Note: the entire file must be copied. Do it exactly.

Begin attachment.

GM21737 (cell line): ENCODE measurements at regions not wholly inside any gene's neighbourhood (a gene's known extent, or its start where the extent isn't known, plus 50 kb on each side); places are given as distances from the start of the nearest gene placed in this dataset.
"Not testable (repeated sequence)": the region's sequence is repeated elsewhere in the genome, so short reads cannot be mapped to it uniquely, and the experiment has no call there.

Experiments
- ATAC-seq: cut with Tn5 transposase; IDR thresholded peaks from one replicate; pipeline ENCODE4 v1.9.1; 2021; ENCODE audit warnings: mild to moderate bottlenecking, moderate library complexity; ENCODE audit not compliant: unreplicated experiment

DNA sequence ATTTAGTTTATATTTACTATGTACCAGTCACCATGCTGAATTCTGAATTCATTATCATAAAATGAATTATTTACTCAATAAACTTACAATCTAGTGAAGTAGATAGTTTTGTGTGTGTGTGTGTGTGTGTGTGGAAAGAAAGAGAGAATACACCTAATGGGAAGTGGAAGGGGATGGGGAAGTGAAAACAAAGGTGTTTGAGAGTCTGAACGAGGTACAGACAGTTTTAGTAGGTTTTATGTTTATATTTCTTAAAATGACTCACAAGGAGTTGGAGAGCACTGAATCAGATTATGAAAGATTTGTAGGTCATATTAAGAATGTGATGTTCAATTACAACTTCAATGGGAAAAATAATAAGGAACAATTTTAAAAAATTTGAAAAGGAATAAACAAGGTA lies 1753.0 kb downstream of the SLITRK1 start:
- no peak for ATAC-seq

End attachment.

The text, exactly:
GM21737 (cell line): ENCODE measurements at regions not wholly inside any gene's neighbourhood (a gene's known extent, or its start where the extent isn't known, plus 50 kb on each side); places are given as distances from the start of the nearest gene placed in this dataset.
"Not testable (repeated sequence)": the region's sequence is repeated elsewhere in the genome, so short reads cannot be mapped to it uniquely, and the experiment has no call there.

Experiments
- ATAC-seq: cut with Tn5 transposase; IDR thresholded peaks from one replicate; pipeline ENCODE4 v1.9.1; 2021; ENCODE audit warnings: mild to moderate bottlenecking, moderate library complexity; ENCODE audit not compliant: unreplicated experiment

DNA sequence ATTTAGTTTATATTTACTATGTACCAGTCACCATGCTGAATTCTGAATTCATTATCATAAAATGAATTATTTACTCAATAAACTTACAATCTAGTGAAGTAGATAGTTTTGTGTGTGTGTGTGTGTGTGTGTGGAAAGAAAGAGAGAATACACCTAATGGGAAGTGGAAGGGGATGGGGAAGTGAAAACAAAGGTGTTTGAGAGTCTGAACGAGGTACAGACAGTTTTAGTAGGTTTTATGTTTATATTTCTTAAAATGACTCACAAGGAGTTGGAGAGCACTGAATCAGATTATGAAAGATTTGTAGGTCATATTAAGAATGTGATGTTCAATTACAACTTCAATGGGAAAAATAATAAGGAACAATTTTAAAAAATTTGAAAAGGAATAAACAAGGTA lies 1753.0 kb downstream of the SLITRK1 start:
- no peak for ATAC-seq